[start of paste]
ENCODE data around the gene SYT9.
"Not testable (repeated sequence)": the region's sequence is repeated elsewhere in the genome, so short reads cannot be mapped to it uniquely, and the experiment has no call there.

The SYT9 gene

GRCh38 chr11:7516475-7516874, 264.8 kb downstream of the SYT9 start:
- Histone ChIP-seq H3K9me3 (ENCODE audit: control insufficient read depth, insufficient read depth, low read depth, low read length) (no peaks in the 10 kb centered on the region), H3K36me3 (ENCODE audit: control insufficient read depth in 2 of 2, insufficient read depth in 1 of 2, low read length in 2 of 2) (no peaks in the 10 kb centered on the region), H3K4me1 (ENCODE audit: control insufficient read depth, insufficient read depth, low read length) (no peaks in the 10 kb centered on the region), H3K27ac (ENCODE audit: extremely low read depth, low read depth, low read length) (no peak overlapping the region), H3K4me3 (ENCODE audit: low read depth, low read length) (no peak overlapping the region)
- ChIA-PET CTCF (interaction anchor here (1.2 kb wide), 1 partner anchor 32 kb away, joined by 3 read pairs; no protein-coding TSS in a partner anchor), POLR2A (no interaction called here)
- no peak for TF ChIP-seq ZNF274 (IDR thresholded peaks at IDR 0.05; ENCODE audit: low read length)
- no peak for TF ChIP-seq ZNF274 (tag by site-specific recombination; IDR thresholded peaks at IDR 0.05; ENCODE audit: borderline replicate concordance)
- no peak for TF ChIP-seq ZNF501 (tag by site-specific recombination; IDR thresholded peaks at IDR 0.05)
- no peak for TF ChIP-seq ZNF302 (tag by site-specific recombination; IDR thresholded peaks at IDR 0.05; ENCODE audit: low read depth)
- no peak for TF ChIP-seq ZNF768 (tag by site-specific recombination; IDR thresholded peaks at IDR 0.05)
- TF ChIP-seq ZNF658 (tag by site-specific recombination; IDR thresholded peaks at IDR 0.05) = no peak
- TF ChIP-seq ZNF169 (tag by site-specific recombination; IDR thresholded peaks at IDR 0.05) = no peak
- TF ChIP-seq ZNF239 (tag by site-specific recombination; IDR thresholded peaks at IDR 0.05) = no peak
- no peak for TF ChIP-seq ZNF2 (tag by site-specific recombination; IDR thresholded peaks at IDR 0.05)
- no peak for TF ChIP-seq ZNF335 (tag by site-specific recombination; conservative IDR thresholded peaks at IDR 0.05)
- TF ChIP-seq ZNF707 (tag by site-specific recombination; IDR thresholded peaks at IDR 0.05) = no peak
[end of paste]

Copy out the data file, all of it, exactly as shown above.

ENCODE data around the gene SYT9.
"Not testable (repeated sequence)": the region's sequence is repeated elsewhere in the genome, so short reads cannot be mapped to it uniquely, and the experiment has no call there.

The SYT9 gene

GRCh38 chr11:7516475-7516874, 264.8 kb downstream of the SYT9 start:
- Histone ChIP-seq H3K9me3 (ENCODE audit: control insufficient read depth, insufficient read depth, low read depth, low read length) (no peaks in the 10 kb centered on the region), H3K36me3 (ENCODE audit: control insufficient read depth in 2 of 2, insufficient read depth in 1 of 2, low read length in 2 of 2) (no peaks in the 10 kb centered on the region), H3K4me1 (ENCODE audit: control insufficient read depth, insufficient read depth, low read length) (no peaks in the 10 kb centered on the region), H3K27ac (ENCODE audit: extremely low read depth, low read depth, low read length) (no peak overlapping the region), H3K4me3 (ENCODE audit: low read depth, low read length) (no peak overlapping the region)
- ChIA-PET CTCF (interaction anchor here (1.2 kb wide), 1 partner anchor 32 kb away, joined by 3 read pairs; no protein-coding TSS in a partner anchor), POLR2A (no interaction called here)
- no peak for TF ChIP-seq ZNF274 (IDR thresholded peaks at IDR 0.05; ENCODE audit: low read length)
- no peak for TF ChIP-seq ZNF274 (tag by site-specific recombination; IDR thresholded peaks at IDR 0.05; ENCODE audit: borderline replicate concordance)
- no peak for TF ChIP-seq ZNF501 (tag by site-specific recombination; IDR thresholded peaks at IDR 0.05)
- no peak for TF ChIP-seq ZNF302 (tag by site-specific recombination; IDR thresholded peaks at IDR 0.05; ENCODE audit: low read depth)
- no peak for TF ChIP-seq ZNF768 (tag by site-specific recombination; IDR thresholded peaks at IDR 0.05)
- TF ChIP-seq ZNF658 (tag by site-specific recombination; IDR thresholded peaks at IDR 0.05) = no peak
- TF ChIP-seq ZNF169 (tag by site-specific recombination; IDR thresholded peaks at IDR 0.05) = no peak
- TF ChIP-seq ZNF239 (tag by site-specific recombination; IDR thresholded peaks at IDR 0.05) = no peak
- no peak for TF ChIP-seq ZNF2 (tag by site-specific recombination; IDR thresholded peaks at IDR 0.05)
- no peak for TF ChIP-seq ZNF335 (tag by site-specific recombination; conservative IDR thresholded peaks at IDR 0.05)
- TF ChIP-seq ZNF707 (tag by site-specific recombination; IDR thresholded peaks at IDR 0.05) = no peak